December 1, 2013

The art of a global woman

Herbi M. Francis's yen to travel began while listening to her father's exploits far away from Akwesasne


AKWESASNE — Around Akwesasne campfires, Michael P. Francis, a U.S. Marine Corps and Army National Guard veteran, spun stories of his military life overseas to his children.

Herbi M. Francis, the middle child of seven, listened to her father’s riveting tales, and her wanderlust was born.

She never leaves the “Land where the Partridge Drums” without a camera or pen.

She writes:

“Thru the lens,

The words I speak

The touch of my pen

Whether my mind thought it

My heart felt it

My soul sang it

My body built it

It is thru my hands

I created it

I am a soul artisan

An artisan of the trades

Keeper of my youth

The fruit of thy womb

The future I will birth...

And the legacy I will leave...

That is how my self-reflection

Provokes my

Internal revelation.”


The Mohawk photographer/poet/painter has traveled to China, South Korea, Senegal, South Africa, Belgium, Amsterdam, Mexico and the Dominican Republic.

“All have heavily influenced my personal growth and development, beyond opening my mind and exposing myself to a wide range of cultures and societies,” she writes.

“They all have been integral in ridding myself of my own ignorance and to begin to let go of the emotional weight of history.

“As indigenous peoples to their lands all over the world have heavy histories, we can easily get into colonialism, westernization and all the -isms.”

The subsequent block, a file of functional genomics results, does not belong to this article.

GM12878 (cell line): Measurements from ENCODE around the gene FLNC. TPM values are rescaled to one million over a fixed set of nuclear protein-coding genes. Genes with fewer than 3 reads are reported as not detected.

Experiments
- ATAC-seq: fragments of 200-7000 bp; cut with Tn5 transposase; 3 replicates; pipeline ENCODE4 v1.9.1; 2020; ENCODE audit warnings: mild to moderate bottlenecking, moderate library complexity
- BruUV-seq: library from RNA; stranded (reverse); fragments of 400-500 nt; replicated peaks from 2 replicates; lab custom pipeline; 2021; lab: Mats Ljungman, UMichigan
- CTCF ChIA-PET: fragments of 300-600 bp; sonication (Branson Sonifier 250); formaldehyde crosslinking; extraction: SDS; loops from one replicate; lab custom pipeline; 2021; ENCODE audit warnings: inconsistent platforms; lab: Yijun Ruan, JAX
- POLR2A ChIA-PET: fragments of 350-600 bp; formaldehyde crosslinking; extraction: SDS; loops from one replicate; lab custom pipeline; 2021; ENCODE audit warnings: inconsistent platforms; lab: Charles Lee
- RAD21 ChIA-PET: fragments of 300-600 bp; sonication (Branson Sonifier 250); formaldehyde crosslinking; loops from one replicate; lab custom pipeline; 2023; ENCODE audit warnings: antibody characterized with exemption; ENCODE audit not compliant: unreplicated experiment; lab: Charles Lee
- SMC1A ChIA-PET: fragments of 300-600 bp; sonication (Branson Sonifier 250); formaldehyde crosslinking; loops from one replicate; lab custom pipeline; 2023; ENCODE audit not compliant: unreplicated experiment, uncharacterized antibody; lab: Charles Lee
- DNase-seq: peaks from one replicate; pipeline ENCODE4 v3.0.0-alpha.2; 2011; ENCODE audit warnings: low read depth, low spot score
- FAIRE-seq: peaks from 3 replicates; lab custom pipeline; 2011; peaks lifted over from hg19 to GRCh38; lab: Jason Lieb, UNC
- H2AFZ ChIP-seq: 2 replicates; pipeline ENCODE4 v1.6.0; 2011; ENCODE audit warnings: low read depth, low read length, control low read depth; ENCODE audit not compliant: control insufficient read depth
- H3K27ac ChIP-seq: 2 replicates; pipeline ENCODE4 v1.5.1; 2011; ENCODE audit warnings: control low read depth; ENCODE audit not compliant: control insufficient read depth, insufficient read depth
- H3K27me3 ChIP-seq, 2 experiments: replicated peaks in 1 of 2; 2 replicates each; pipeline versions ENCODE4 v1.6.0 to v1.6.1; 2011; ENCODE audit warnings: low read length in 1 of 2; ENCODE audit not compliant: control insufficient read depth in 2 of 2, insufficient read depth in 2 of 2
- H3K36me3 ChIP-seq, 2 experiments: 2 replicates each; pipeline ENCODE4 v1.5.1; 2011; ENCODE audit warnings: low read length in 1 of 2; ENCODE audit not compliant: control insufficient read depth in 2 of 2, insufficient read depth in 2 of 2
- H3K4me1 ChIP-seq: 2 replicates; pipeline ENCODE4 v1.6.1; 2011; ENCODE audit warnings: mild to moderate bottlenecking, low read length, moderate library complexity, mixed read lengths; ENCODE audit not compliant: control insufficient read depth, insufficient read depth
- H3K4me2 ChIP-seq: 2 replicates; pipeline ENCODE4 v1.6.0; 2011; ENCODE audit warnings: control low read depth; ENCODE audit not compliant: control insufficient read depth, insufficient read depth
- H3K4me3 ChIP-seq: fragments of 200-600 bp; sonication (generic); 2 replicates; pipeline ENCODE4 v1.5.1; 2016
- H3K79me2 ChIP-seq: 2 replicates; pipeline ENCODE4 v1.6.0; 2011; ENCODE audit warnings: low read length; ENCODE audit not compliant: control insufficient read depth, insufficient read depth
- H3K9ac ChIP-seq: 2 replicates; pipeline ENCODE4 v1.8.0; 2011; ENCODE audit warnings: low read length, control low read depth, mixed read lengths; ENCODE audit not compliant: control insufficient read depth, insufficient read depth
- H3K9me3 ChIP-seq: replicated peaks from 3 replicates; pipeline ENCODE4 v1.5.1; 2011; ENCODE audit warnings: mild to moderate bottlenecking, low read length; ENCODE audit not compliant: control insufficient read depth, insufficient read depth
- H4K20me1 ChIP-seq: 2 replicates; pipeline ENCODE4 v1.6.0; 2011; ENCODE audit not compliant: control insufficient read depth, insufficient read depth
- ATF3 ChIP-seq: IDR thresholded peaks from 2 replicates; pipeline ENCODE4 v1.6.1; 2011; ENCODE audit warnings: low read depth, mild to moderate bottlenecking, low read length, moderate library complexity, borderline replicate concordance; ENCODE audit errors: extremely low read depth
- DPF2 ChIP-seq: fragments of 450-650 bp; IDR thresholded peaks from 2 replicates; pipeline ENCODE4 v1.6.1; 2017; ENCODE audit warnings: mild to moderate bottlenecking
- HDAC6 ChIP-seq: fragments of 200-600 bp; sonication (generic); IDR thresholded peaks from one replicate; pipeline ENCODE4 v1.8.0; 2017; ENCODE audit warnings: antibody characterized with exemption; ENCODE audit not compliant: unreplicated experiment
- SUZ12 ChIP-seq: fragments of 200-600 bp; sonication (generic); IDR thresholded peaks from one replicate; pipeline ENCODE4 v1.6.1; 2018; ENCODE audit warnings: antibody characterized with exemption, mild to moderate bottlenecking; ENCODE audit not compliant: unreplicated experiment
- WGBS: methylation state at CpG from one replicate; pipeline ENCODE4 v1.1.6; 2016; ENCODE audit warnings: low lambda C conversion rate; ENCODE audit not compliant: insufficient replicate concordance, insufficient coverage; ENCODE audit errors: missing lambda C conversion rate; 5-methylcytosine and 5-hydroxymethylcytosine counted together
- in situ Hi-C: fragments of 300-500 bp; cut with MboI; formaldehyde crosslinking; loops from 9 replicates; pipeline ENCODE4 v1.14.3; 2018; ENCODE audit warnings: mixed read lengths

She is an Onkwehon, a global woman, which allows her “to connect with people, to share and exchange ideas and learn about each other, really has helped me understand and put into perspective not only how I self-identify as an indigenous woman, but a global woman.

“As a Mohawk woman, I come from a rich, matrilineal society, and through my travels, I constantly found myself breaking barriers, whether its idealized stereotypes of being Native American, but really being a woman, an empowered one, an independent one breaking the stereotypical gender and societies’ roles of a woman … and beyond womanhood.

“Through travel and hard work, the human interaction, all these intersections influence how I capture, release and create. It all feeds my artistry. It is what makes up my artistic anthropology.

“At the end of the day, we’re all citizens of humanity; we’re all beings in existence. Capturing the connectivity of a relationship in existence ... is my passion.”


The photography started at 10 when she picked up her mother’s old cameras around the house.

“Once I had my hand on a camera, I just started experimenting with what I was seeing in the magic of the moment,” Herbi said.

“It really pushed the envelope of my self-discovery and my being comfortable in my own company.”

At 17, she had a 35-mm camera. In high school, she learned the ins and outs of a wet darkroom.

“I definitely appreciate the art. If I had the equipment for that, I would love to get back in that.”

From ages 15 to 19, she was in front of a camera as a model with Angie’s Models & Talents and Barret Palmer International.

“I did a little bit of runway out of Ottawa and Montreal but more advertising for commercial programs and campaigns where they needed a Native minority.

“It really taught me how to be able to have a thick skin to take constructive criticism, especially with situations in meeting people and not fitting people’s expectations of what they were looking for in the modeling industry.”